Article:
A dog that two months ago was seized by police over concerns it might be a dangerous breed has attacked and killed a man on the street in Huddersfield.
52-year-old David Ellam was attacked by the animal, described by eyewitnesses as a Staffordshire-Labrador crossbreed, in the Sheepridge area.
He was found with potentially life threatening injuries injuries and taken to Huddersfield Royal Infirmary, where he was pronounced dead at 9pm that day.
The victim’s dog, a Yorkshire Terrier, was also injured in the incident and received emergency veterinary care.
The dog that carried out the attack was detained in kennels. A 29-year-old man, who is the owner of the dog, has been arrested in connection with the incident and has been released on police bail pending further enquiries.
Police have now revealed that in June the same dog was seized by police and screened following concerns that it was a dangerous breed.
We believe that the victim was out with his own dog at the time of the attack near to his home address on Riddings Road.
Mark Swift, West Yorkshire Police A warden visited its address after concerns raised by members of the public.
Following a screening, it was determined the animal was not a banned breed under the Dangerous Dogs Act.
The dog was returned to its owner on August 8. Police also said that in October 2012 a dog control order had been issued to Kirklees Council against the dog and its owner, putting conditions in place for the management of the animal.
The order remains in place to this day.
Mr Ellam was trying to shield his terrier as the attack dog clamped its jaws around his head, according to witnesses.
The park outside the victim’s home in Sheepridge, Huddersfield.
They said the animnal ripped at his kneecap before shaking his head “like a rag” as it attempted to drag him into its kennel.
One witness, who asked not to be named, said: “As soon as I saw the dog attacking him I ran inside and called the owner, who told me he would be there in a minute.
“I went back outside and the victim was shouting. By that time his kneecap was completely gone and blood was everywhere.
“While someone else was ringing for the police, the dog latched onto the guy’s head and had him in a vice. The dog then started ragging his head from side to side.
“The victim was shouting and wailing, ‘help me’, in a blood-curdling type of splattering noise - it was awful.
“Someone else got out a hosepipe and used that at the dog - but it still wouldn’t let go and kept on dragging the man closer to its kennel.
“There was literally blood everywhere - but it wasn’t until the dog owner got back from work and shouted ‘Ross’ that the dog let go and it freed him.”
The witness added: “There were tensions between the victim and dog owner anyway -because of the victim’s small dog being aggressive towards it before.”
The dog, which is usually chained up in a pen outside the owner’s flat in Riddings Road, was said to have been running loose at the time of the attack.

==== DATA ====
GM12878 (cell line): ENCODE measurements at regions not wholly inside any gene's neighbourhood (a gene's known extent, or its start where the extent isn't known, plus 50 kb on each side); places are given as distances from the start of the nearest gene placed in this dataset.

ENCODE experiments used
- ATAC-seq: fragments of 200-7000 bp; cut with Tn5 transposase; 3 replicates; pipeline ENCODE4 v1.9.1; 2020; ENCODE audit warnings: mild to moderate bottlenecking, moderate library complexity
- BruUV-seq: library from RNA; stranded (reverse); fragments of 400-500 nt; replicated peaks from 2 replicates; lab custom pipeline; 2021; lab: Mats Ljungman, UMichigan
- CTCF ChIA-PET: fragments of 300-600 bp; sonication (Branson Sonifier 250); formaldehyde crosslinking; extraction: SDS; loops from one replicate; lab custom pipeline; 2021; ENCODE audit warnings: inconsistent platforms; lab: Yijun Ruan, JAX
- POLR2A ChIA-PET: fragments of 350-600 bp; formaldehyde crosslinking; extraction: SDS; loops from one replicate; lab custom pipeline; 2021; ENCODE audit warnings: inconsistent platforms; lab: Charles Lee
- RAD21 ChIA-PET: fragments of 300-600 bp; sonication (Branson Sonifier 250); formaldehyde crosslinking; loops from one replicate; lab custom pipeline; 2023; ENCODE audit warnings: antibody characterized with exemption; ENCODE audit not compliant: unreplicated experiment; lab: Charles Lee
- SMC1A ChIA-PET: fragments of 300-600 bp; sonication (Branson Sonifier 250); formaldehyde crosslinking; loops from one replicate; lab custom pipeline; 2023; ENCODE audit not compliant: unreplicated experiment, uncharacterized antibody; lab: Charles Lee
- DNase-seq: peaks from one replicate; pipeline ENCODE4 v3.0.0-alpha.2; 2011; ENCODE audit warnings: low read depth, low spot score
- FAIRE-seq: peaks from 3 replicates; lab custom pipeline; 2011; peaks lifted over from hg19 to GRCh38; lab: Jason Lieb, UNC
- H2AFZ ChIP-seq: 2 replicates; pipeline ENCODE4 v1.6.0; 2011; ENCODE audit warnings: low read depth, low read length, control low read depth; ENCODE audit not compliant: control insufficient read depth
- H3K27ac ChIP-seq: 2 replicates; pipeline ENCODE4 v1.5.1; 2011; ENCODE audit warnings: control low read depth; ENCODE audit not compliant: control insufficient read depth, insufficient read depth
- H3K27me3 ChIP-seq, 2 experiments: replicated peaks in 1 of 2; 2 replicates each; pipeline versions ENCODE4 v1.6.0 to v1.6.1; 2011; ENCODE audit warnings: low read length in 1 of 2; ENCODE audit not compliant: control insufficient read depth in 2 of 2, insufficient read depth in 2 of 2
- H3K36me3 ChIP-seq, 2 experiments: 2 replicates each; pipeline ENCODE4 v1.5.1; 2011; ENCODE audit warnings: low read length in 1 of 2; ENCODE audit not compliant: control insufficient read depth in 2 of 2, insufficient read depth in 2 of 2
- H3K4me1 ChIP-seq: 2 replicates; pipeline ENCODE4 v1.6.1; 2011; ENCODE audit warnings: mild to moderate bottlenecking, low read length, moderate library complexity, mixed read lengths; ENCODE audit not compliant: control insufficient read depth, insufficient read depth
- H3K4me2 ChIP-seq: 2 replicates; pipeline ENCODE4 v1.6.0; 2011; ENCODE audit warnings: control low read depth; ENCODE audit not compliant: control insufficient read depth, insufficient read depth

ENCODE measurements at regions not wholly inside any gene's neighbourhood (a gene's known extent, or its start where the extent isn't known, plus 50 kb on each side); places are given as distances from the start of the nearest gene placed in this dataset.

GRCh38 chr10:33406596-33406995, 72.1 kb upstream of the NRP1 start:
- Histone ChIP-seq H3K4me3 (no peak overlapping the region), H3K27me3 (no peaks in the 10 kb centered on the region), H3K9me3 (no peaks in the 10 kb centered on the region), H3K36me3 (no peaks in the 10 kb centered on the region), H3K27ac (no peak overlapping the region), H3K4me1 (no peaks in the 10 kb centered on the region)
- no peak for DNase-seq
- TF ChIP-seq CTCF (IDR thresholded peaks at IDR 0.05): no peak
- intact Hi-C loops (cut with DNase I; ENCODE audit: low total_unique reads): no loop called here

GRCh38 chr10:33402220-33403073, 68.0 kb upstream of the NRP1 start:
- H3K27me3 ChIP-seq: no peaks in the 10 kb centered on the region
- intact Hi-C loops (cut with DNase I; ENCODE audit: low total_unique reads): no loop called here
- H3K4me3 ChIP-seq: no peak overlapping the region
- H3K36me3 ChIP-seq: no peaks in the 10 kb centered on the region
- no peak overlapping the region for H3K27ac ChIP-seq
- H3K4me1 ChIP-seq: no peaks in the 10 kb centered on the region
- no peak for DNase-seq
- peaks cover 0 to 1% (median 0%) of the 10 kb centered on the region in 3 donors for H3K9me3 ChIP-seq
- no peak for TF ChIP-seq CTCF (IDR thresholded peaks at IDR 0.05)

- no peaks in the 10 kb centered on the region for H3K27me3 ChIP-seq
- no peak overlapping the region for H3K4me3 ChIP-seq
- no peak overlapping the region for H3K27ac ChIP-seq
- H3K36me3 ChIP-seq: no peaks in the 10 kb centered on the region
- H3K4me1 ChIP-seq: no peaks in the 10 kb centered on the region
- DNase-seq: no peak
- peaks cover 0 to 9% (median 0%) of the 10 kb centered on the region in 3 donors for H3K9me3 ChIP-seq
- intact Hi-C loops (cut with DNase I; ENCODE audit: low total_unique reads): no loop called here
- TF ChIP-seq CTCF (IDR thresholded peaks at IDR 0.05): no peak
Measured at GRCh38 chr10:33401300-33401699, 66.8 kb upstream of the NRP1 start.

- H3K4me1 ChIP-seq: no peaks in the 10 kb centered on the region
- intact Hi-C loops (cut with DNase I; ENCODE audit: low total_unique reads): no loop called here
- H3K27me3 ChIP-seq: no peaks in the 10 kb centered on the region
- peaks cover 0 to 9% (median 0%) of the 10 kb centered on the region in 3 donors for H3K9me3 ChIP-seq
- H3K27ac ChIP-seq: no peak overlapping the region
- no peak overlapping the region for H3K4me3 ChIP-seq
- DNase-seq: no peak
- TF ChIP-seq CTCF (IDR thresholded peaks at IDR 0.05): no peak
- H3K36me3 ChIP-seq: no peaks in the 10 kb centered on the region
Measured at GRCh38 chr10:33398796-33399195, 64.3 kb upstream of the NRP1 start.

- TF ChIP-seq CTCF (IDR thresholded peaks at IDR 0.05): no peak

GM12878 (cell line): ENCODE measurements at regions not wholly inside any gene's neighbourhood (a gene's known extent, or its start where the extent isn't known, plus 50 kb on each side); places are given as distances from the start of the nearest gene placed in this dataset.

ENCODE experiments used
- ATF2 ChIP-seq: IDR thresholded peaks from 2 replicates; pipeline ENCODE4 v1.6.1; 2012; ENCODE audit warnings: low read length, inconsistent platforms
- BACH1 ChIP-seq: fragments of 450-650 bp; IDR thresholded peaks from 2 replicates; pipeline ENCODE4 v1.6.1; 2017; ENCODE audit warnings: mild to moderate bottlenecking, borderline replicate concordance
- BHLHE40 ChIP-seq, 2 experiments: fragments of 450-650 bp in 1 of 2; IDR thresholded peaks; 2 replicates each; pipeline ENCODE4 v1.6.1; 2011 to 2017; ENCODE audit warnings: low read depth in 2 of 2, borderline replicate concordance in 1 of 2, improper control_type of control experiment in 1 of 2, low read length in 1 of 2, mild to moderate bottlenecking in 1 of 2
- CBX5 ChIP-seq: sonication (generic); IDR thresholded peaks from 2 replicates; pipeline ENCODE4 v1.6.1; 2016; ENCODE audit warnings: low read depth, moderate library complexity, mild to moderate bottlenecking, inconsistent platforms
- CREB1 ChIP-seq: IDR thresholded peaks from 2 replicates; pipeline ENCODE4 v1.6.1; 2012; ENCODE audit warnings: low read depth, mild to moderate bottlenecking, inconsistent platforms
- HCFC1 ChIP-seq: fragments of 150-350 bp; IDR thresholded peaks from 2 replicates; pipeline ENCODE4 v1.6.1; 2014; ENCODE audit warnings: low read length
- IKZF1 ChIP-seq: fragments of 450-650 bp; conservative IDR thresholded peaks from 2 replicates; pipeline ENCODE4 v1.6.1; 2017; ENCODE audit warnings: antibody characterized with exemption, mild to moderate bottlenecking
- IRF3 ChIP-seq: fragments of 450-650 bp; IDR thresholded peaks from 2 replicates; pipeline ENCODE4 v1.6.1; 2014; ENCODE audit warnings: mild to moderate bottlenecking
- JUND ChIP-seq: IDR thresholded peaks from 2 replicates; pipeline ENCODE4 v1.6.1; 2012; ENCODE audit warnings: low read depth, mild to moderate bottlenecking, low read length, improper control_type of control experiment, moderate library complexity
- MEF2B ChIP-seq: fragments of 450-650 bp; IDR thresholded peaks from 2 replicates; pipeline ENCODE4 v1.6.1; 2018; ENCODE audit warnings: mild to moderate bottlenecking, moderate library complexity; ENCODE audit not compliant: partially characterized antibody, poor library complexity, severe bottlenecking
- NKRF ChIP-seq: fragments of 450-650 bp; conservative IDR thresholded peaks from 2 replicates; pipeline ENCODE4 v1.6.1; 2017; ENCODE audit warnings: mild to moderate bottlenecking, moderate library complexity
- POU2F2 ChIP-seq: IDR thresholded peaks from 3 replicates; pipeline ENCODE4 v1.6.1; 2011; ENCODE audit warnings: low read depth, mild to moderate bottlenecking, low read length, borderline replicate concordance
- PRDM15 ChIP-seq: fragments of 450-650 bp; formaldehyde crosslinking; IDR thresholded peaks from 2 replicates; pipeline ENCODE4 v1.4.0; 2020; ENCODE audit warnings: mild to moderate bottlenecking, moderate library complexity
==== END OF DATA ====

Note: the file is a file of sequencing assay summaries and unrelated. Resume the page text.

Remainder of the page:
Neighbour Jamie Hanson, 24, said a kitchen knife had been thrown to Mr Ellam as he was attacked, but he did not use it. Mr Hanson said:
“The guy just ended up passing out. He was unconscious, the poor guy. They threw him the knife but he wouldn’t use it. When the police came an officer used a fire extinguisher from the car to get the dog off.”
Another neighbour, who asked to remain anonymous, said:
“I went over to the gate and that was enough for me, I had to turn away. It was horrific. “He was on the ground and the dog had his arm.” Keeley Berry, who is believed to be related to the victim, wrote on Facebook: “Thank you to all the kind comments at such a traumatic time.
“As much as everyone is entitled to their opinion, my family would politely ask that people refrain from being too judgemental on these public pages by making ill-informed comments about the situation that is still very raw and unravelling day by day.
“We all understand people are shocked as many will agree that the situation was entirely preventable, but please do not make sweeping generalisations about dog breeds or handling/treatment of dogs, or the fact it would be ‘much worse’ if it was a child killed rather than a grown man.
“It was a tragic incident that should never have happened and correct measures were not taken to ensure this situation wouldn’t arise.
“We hope that in the coming days, a true representation of what happened yesterday will come to light and end all speculation.
“At this point, there is nothing to gain from finger pointing or blaming of dangerous dogs or their owners - a man has died in one of the most horrific ways possible, and we should focus on making sure this never happens again rather than playing the blame game.”
West Yorkshire Police has referred itself to the Independent Police Complaints Commission as a result of its previous contact with the dog. Detective Chief Inspector Mark Swift of the Homicide and Major Enquiry Team who is leading the investigation, said: “Clearly our thoughts go out to the family at this tragic time.
“They are understandably devastated by what has happened and are being supported by specially trained officers.
“Our investigation is continuing. We believe that the victim was out with his own dog at the time of the attack near to his home address on Riddings Road.”